The past two years have been brutally tough on the oil industry. Persistently weak oil prices and increasing uncertainty caused approximately 100 oil and gas producers to declare bankruptcy since the onset of the downturn. Meanwhile, most other producers cut costs to the bare bones, causing their output to drop. 

However, prices seemed to bottom out in early 2016 and should be much more stable in 2017 as a result of two OPEC agreements to rebalance the market. That intervention, combined with falling costs and efficiency gains, means 2017 could be one of the best years to invest in oil stocks in quite some time.

Oil rigs at sunset

Image source: Getty Images.

Draining the stockpiles

At the end of November, OPEC members agreed to end their battle for market share and instead refocus their attention on supporting oil prices by agreeing to cut their combined output by 1.2 million barrels per day. A couple of weeks later, OPEC announced an agreement with 11 non-member nations who pledged to join it by reducing their production by 558,000 barrels per day for the next six months. The aim of these reductions is to start eliminating the glut of oil that has built up over the past two years due to persistent oversupply. If everything goes according to plan, these actions could drain 46% of the estimated 300 million barrel excess stockpile over the next six months. That would result in a more balanced oil market going forward, which could stabilize oil prices much higher.

While many market watchers have their doubts that OPEC will implement these agreements to the full extent, even partial compliance should help reduce the supply overhang quicker than relying on the natural decline of production due to underinvestment. That said, after two years of underinvestment, the market has gotten much closer to rebalancing on its own. According to data from oil-field service company Core Labs (NYSE:CLB), production in the U.S. has already fallen by 1.3 million barrels per day since peaking in March 2015. That decline, when combined with similar natural declines elsewhere, has global production on pace to slump 3.3% in 2016. Meanwhile, demand continues to march higher, which should lead to a much tighter oil market in 2017 even without OPEC. In fact, that outlook had Core Labs anticipating that a V-shaped recovery in the oil market was on the horizon well before OPEC stepped in to support prices.

Unless oil demand falls off a cliff, market fundamentals should be much better in 2017 than they were for most of the past year. This improvement alone should lift a weight that had been holding down oil stocks.

An oil drill at sunset

Image source: Getty Images.

Repositioned and ready to grow

Before the downturn, many oil companies relied on triple-digit oil prices to fuel their businesses. However, with those prices a distant memory, producers worked hard to get their costs down to run at much lower prices. Those efforts are about to pay off, with many oil companies recently announcing that they have reached a turning point in their repositioning efforts, and are now in the position to thrive at lower prices. This transformation has been nothing short of remarkable and is a major catalyst for oil stocks in 2017.

Leading U.S. independent oil company ConocoPhillips (NYSE:COP), for example, has reduced its breakeven point from more than $75 per barrel to less than $50 per barrel in just the past couple of years. The company had to make several tough decisions to get to that level, including slashing the dividend and exiting its deepwater exploration program. However, ConocoPhillips can flourish at $50 oil going forward because it can generate enough cash flow to grow the dividend, pay down debt, buy back stock, and boost output by up to 2% per year. Meanwhile, ConocoPhillips has built in tremendous flexibility into its operations so that as oil prices go up, so does the company's ability to grow production and increase shareholder distributions.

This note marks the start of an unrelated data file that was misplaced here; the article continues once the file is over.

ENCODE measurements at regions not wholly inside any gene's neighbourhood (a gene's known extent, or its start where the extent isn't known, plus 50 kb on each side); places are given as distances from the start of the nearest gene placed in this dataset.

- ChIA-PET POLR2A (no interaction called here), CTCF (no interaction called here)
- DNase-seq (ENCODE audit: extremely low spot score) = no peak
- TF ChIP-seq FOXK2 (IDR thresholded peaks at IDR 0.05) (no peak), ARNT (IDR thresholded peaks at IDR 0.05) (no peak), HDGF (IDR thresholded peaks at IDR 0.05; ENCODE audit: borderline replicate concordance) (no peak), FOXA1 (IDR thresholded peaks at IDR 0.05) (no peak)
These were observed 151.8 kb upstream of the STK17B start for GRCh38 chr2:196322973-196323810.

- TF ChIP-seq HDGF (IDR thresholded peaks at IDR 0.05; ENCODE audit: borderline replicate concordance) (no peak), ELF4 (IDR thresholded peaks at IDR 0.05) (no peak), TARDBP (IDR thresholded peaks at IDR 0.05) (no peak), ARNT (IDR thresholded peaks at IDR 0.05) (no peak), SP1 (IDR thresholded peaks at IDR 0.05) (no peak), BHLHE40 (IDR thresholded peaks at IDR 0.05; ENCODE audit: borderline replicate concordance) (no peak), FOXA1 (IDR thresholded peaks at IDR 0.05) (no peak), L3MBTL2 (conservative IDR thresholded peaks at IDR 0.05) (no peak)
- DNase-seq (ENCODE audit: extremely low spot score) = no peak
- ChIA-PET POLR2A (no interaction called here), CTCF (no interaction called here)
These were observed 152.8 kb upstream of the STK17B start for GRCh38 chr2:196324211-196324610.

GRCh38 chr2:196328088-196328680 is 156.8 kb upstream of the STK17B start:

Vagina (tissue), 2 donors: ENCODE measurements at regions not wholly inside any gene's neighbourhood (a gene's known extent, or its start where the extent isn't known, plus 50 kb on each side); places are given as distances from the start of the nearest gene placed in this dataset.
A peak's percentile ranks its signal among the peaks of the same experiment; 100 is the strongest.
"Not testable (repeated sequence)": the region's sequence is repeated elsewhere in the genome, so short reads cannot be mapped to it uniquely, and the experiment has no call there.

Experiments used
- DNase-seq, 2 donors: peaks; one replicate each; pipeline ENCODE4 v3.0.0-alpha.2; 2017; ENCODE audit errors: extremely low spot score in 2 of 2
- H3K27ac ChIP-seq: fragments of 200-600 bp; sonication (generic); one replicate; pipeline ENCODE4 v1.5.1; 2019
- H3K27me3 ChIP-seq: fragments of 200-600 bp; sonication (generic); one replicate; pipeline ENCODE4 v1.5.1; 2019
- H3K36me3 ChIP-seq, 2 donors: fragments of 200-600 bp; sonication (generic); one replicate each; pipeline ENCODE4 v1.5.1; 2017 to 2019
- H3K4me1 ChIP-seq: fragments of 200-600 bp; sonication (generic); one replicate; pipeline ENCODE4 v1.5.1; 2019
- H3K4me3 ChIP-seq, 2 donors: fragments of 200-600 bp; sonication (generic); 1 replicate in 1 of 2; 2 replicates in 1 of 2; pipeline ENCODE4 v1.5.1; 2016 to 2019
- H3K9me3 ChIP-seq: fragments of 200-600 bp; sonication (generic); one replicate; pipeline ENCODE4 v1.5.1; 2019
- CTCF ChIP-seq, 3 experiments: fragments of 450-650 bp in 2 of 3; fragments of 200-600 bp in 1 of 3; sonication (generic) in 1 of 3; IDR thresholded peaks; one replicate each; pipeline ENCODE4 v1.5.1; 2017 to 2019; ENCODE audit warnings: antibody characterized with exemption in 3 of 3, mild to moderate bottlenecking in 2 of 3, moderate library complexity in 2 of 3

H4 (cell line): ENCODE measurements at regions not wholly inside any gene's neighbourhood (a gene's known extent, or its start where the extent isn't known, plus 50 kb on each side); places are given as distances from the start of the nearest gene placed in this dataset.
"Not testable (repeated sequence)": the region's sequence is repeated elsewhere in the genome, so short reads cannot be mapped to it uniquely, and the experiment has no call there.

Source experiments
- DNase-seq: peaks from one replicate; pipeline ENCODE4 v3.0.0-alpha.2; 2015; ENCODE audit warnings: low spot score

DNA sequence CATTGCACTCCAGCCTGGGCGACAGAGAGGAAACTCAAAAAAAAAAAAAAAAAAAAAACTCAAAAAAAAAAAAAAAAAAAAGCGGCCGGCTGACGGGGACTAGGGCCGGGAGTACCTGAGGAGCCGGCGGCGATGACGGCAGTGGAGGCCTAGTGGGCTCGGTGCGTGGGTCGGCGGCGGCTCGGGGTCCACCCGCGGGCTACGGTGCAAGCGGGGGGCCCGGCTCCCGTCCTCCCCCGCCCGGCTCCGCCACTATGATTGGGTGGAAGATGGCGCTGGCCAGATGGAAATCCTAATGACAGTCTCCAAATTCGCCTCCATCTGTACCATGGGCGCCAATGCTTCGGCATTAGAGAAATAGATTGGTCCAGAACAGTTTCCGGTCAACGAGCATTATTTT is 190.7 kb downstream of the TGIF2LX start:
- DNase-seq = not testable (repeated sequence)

Shale-focused producers, likewise, have experienced a dramatic transformation over the past few years. For example, Devon Energy (NYSE:DVN) and Concho Resources (NYSE:CXO) both stopped growing in 2016 to focus their attention on reducing costs by capturing drilling efficiencies, optimizing well completions, and high grading their portfolios. Those efforts are ready to bear fruit, which has both companies positioned to start growing again in 2017 at much lower prices. Concho Resources, for example, can now increase its oil production by a 20% compound annual growth rate through 2019 while living within projected cash flows at current oil prices. Meanwhile, if oil prices rise, Concho Resources has an abundance of high-return drilling locations to capture those higher prices.

Devon Energy, meanwhile, believes its cash flow will more than double in 2017 to $2.5 billion if oil and gas average $55 and $3, respectively. That is enough cash flow to enable Devon to deliver double-digit U.S. oil production growth next year. Meanwhile, at $60 oil and $3.25 gas, Devon's cash flow could jump 200% to roughly $3.5 billion, which would enable the company to grow even faster.

Investor takeaway

Thanks to falling supplies, the oil market could quickly rebalance in 2017, which should stabilize prices, if not push them much higher. Meanwhile, dramatic cost reductions have oil producers positioned to grow at much lower prices going forward. Because of this combination, 2017 could be an excellent year for oil stocks.

Oil prices per barrel differ depending on type and location, which can mean a lot to oil stocks.

This article represents the opinion of the writer, who may disagree with the “official” recommendation position of a Motley Fool premium advisory service. We’re motley! Questioning an investing thesis -- even one of our own -- helps us all think critically about investing and make decisions that help us become smarter, happier, and richer.